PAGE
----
In the two-fluid description [D], each component or phase is treated as a continuum described by local thermodynamic variables (e.g. temperature, density, and relevant order parameters), and dynamical quantities (e.g. velocity or momentum). In general, these variables for the constituents are coupled. For instance, the effective friction between components in a binary fluid mixture leads to a drag force in the macroscopic description that is proportional to the local velocity difference. Such a description is important, e.g. for manifestly heterogeneous systems, in particular for their phase separation dynamics or any other flow-induced structural evolution phenomena. We discuss general 2-fluid hydrodynamic equations for complex fluids, where one kind is a simple Newtonian fluid, while the other is either liquid-crystalline or polymeric/elastomeric, thus being applicable to lyotropic liquid crystals, polymer solutions, and swollen elastomers. The procedure can easily be generalized to other complex fluid solutions. Emphasis is placed on the rigorous derivation of the dynamic equations within the framework of hydrodynamics as contrasted to ad-hoc treatments. The resulting equations are rather general and complicated. They can and have to be simplified for special applications or systems by appropriate and well-defined approximations. One of the advantages of starting from the general theory is the possibility to identify and characterize the approximations made. Of special interest are nonlinearities that originate from the 2-fluid description, like the transport part of the total time derivatives. It is shown that the proper velocities, with which the hydrodynamic quantities are convected, cannot be chosen at will, since there are subtle relations among them. Within allowed combinations the convective velocities are generally material dependent. The so-called stress division problem, i.e. how the nematic or elastic stresses are distributed between the two fluids, is shown to depend partially on the choice of the convected velocities, but is otherwise also material dependent. A set of reasonably simplified equations is given as well as a linearized version of an effective concentration dynamics that may be used for comparison with experiments.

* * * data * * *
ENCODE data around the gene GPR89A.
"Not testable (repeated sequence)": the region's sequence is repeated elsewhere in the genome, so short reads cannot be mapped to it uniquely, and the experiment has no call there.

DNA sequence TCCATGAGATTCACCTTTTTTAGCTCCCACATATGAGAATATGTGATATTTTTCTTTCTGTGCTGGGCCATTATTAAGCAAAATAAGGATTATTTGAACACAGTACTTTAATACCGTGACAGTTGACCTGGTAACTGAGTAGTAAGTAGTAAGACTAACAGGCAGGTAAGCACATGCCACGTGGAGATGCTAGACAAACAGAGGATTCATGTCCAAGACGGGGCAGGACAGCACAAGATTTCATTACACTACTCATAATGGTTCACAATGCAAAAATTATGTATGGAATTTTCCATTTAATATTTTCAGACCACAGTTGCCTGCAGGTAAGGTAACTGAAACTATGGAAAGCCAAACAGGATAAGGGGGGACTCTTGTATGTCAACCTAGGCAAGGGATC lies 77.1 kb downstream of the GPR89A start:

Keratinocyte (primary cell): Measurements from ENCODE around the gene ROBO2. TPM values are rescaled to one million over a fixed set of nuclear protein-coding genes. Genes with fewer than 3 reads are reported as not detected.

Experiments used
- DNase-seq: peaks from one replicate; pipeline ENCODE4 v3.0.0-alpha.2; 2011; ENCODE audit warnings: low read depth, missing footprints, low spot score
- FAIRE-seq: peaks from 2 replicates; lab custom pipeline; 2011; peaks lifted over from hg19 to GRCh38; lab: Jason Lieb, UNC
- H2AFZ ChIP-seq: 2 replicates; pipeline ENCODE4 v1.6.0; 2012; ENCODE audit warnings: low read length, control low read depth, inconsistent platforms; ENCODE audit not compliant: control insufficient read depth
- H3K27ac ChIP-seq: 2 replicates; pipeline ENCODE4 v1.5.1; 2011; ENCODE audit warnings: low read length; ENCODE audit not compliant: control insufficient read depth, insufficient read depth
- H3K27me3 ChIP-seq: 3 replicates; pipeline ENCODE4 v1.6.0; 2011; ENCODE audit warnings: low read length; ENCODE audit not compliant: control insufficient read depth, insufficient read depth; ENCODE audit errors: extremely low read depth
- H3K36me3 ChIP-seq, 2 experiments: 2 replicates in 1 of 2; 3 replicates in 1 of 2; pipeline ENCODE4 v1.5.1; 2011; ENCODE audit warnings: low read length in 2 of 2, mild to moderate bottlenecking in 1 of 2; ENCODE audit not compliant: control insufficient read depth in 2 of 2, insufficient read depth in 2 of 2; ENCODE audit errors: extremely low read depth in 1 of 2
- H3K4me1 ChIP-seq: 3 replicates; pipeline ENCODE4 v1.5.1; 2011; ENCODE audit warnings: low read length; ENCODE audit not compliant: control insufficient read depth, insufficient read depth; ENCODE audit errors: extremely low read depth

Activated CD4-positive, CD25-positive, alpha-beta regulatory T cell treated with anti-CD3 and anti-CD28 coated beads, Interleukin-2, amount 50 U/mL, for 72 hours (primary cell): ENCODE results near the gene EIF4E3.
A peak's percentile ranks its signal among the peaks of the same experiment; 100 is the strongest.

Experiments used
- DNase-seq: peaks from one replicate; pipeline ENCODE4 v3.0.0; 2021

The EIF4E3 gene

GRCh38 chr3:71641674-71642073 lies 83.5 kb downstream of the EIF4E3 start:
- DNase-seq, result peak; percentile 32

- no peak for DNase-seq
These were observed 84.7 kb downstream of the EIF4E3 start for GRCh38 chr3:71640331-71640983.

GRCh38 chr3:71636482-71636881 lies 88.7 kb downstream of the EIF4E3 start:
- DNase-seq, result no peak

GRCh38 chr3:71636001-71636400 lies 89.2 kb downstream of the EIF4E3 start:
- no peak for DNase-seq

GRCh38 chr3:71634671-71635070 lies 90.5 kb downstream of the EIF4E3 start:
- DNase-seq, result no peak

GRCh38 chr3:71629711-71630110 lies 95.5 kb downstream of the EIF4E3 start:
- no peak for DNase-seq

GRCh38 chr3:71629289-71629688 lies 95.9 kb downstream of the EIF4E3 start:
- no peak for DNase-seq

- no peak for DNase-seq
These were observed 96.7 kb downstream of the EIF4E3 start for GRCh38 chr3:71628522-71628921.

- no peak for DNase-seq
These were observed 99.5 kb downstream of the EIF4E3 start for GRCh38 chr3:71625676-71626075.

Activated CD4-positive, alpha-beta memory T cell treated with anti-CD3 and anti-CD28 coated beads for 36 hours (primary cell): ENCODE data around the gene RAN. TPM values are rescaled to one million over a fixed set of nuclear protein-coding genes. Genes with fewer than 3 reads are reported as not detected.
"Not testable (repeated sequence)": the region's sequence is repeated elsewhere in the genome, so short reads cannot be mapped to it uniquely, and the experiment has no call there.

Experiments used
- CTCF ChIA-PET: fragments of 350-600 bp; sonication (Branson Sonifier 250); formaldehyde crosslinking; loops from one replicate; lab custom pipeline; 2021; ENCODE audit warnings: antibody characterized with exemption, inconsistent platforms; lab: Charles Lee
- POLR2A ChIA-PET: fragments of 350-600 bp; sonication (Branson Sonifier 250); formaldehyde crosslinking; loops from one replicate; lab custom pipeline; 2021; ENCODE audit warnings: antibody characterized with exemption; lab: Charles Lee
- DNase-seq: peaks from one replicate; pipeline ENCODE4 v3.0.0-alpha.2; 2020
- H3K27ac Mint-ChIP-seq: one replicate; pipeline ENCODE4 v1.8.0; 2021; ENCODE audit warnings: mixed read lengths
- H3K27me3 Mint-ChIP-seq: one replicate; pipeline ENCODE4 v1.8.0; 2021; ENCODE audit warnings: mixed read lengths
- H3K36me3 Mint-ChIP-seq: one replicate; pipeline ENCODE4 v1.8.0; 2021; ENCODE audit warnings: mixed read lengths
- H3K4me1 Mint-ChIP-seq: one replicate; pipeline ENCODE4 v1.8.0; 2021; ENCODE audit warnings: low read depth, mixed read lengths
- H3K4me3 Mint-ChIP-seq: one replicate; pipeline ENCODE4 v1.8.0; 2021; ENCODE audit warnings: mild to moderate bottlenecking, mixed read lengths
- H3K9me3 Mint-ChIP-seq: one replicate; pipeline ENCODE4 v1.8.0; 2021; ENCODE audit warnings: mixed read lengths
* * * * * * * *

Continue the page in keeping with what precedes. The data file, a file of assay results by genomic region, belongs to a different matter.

Recent Publications:

a) for instabilities in viscoelastic systems cf. Instabilities in Complex Fluids and Active Soft Matter
b) some papers on magnetic gels in Magnetic Fluids and Elastomers also cover viscoelasticity

	preprints of the theory group 

Other research topics:
Instabilities in Complex Fluids and Active Soft Matter
Banana and Tetrahedral Phases
Non-magnetic Liquid Crystalline Polymers and Elastomers
Membranes, Films and Surface Waves
General Mesophases
Magnetic Fluids and Elastomers